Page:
Music

Capping off a country career

Leonard Kasza's last gig is sure to be a boot scootin' good time with Swing Dusters

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Leonard Kasza said he taught himself how to play music. Born and raised on the southeastern front range of Colorado, he played mandolin, dobro and pedal steel guitar. In 1998, Kasza decided to stick to the steel guitar. He wanted to “get back to basics.” And now, at 80, Kasza plans to retire from a full career that has been much more than “basic.”

On Saturday (Dec. 30), The Swing Dusters will perform a special night of music, including several steel guitar classics highlighting Kasza’s unmatched contribution to the local country music scene. The show is from 8-11 p.m. at the Sagebrush Inn Cantina, 1508 Paseo del Pueblo Sur. There is no cover charge.

As a young performer, Kasza played with the Arkansas Valley Wranglers in Lamar, Colorado. He became their steel guitar player and played regularly on a radio show for a few years and at venues around the region.

Kasza’s wife Katharine said, “We’ve been married for 56 years. When we first got married, he played at drive-in theaters, movie theaters and in some of the biggest dives. Walking around the house, I’ve listened to him play in his room for all these years.”

Originating in the Hawaiian Islands, the steel guitar is positioned horizontally and played with a bar or slide known as a “steel.” The pedal steel guitar is a variation that has pedals to change the pitch of the instrument.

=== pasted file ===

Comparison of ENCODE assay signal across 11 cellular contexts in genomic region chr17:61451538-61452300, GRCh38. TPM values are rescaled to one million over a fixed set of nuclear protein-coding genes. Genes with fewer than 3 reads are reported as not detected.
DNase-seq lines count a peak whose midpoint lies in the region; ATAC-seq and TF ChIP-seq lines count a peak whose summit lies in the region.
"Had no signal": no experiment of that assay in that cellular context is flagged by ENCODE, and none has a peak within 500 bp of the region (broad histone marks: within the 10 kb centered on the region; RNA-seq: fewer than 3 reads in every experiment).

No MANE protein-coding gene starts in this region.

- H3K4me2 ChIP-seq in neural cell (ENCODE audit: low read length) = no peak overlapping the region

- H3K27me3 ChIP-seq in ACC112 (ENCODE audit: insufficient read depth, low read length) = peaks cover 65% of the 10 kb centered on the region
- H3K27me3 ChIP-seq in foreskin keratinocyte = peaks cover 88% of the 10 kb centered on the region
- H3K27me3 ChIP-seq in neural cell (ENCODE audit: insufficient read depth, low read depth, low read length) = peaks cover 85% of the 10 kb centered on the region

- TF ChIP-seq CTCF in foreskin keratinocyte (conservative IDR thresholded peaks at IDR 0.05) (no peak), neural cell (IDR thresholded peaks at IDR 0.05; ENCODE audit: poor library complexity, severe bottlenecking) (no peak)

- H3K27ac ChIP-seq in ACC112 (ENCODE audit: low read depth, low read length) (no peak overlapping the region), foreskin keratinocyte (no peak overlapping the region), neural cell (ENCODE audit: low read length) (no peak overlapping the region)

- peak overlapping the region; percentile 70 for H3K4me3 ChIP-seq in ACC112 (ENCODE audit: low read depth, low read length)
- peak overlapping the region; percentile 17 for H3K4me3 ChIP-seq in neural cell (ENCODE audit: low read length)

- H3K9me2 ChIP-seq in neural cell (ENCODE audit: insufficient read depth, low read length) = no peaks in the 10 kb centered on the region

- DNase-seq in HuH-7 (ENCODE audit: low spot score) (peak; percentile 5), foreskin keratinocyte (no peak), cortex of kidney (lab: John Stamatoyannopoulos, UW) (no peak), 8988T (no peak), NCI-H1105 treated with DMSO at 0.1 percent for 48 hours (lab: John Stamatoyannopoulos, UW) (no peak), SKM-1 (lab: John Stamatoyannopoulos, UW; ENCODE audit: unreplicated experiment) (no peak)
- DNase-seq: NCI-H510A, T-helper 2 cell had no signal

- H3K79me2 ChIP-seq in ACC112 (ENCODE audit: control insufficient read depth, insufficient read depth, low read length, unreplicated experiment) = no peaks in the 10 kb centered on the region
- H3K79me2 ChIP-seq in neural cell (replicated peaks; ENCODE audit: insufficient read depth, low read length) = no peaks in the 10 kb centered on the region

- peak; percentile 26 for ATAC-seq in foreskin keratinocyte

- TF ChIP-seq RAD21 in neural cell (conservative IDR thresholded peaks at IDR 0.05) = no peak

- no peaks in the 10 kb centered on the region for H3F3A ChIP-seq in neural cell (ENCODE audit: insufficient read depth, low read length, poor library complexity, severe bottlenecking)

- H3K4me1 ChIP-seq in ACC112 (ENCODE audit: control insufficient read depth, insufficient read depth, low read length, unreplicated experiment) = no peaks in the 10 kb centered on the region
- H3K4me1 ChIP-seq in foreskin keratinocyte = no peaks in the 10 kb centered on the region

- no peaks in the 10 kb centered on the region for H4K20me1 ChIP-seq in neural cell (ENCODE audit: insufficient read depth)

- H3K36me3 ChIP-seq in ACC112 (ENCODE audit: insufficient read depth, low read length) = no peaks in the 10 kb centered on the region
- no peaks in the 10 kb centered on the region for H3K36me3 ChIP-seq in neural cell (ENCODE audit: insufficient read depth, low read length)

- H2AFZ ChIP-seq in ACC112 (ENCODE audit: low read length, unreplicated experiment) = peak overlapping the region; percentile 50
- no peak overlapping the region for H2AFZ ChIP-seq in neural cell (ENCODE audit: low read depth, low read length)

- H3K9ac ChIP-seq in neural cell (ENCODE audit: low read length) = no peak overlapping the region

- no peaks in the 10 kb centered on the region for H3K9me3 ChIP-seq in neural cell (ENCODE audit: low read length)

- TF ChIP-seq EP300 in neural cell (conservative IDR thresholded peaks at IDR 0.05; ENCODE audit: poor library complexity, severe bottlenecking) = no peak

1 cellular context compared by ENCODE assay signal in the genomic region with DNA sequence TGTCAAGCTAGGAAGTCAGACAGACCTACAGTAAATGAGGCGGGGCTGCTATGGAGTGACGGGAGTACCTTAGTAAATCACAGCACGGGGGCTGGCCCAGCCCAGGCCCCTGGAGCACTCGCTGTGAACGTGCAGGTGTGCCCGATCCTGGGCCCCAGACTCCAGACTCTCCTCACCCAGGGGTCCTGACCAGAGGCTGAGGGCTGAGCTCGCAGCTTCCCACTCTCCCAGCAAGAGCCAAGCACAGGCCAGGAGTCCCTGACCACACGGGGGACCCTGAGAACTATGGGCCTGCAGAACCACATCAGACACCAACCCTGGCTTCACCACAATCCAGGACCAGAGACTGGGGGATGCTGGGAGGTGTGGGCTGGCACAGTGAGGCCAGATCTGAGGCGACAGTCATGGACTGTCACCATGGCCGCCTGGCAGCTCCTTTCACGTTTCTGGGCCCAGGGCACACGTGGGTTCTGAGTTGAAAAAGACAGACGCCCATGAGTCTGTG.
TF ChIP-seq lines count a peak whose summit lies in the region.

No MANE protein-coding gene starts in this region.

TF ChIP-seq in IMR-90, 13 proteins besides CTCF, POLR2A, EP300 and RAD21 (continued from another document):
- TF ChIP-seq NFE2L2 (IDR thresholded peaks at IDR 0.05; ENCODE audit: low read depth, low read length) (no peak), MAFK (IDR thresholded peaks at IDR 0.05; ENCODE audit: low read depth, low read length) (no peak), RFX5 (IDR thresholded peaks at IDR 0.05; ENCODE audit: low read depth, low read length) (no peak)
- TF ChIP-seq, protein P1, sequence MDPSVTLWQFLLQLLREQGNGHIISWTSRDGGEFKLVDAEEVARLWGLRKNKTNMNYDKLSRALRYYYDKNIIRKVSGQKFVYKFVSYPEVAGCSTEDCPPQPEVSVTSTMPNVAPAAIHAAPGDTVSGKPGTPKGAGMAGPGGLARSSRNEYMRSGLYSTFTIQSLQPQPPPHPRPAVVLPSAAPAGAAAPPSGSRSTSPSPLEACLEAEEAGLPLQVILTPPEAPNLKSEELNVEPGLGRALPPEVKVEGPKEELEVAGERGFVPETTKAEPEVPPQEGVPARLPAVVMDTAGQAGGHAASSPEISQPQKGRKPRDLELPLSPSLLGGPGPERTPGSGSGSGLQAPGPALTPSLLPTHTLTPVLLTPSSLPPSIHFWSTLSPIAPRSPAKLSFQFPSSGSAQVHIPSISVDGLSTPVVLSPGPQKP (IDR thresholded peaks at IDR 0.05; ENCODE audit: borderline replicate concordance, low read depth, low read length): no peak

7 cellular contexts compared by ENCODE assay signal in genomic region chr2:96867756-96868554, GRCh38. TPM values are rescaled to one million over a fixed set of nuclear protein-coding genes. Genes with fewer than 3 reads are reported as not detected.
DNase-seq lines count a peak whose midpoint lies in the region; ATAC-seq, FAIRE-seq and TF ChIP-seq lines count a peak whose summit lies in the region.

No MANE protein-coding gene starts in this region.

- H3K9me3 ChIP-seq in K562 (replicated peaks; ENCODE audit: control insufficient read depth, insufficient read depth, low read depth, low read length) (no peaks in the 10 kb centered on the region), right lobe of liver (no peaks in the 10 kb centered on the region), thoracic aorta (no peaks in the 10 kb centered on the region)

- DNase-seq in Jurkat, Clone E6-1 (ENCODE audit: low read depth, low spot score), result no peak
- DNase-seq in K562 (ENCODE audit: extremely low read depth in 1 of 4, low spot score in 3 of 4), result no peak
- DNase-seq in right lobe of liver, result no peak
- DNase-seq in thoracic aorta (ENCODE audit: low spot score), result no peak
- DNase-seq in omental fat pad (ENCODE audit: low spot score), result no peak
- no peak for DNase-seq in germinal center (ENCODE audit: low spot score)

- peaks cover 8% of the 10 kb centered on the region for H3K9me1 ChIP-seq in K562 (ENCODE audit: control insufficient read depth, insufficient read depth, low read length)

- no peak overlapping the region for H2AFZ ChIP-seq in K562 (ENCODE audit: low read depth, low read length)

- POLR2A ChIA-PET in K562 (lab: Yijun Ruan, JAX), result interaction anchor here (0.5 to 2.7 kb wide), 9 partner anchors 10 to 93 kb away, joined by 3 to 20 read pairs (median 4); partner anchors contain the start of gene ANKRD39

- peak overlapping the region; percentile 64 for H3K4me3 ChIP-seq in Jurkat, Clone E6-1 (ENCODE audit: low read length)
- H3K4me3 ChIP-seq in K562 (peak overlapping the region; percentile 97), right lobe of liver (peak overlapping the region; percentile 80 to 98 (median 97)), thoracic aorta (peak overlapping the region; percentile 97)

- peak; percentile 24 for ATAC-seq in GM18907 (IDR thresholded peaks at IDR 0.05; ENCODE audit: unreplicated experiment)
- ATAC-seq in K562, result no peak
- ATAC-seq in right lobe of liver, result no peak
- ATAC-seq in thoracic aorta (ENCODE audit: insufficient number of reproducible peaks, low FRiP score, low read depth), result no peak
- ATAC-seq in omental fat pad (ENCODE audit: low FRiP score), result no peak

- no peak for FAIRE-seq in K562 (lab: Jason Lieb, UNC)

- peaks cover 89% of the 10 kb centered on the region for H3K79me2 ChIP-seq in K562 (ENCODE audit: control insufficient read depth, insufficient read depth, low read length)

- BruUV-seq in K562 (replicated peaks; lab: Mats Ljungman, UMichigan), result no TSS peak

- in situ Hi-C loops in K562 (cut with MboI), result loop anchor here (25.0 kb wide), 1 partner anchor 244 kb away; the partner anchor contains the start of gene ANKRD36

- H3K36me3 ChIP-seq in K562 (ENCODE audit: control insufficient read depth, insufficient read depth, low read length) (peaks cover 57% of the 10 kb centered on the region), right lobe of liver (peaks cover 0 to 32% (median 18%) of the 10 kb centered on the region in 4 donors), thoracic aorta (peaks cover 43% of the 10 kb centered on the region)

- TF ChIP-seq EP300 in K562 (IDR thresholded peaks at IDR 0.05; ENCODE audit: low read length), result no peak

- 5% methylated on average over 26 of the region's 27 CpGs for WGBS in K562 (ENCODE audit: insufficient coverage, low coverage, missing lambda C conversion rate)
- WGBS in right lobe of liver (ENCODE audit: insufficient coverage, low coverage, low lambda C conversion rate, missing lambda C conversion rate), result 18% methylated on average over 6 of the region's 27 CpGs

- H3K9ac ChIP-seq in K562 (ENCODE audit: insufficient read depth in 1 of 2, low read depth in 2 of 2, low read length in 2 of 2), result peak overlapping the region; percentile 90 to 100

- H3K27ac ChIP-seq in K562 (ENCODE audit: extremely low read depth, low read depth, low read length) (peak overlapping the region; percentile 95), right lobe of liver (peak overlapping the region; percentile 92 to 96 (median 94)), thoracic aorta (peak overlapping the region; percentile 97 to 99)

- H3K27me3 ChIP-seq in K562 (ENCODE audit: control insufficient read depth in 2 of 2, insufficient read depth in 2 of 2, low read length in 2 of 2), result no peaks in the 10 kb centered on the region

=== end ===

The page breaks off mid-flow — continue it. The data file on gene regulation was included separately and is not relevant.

Kasza also played at the Diamond Ballroom in Oklahoma City, Oklahoma. This historic venue has hosted country music royalty such as Willie Nelson, Merle Haggard and Waylon Jennings, just to name a few.

From 1955-58, Kasza served in the Army, based in Fort Knox, Kentucky, according to a 2015 Tempo article by Ariana Kramer. He worked a short time for the Air Force, but spent the majority of his career working for the Veteran’s Administration in data processing, settling in Austin, Texas. Kasza moved to Taos in 1995.

Since 1998, Kasza has exclusively played his steel guitar. “I prefer the steel guitar and wanted to get back to basics,” he explained.

After playing in Austin, Kasza said he spent years woodshedding and playing on occasion with local duo, Vito y Alan (Vito Trujillo and Alan Vigil). He has been involved with several recording projects, and in 2010, Kasza recorded his own CD, titled “Thistledown.”

Around 2005, he said he started playing with Kim Treiber’s country band, Kim and the Caballeros, until it disbanded. Even though he’s retiring, Kasza hopes to sit in with Treiber. “Kim has been like a daughter to him,” said his wife.

Recently, Kasza has been playing with The Swing Dusters since the group’s inception as Lonesome Town. His final performance on Saturday will be a tribute to the gentleman musician who plays a distinct twangy sound. His wife said, “Leonard used to say: ‘I can make people happy.’ “

When Tempo asked what he would like to say to the people of Taos, Kasza said, “Thank you for coming out to hear me play and all the support you’ve given.”

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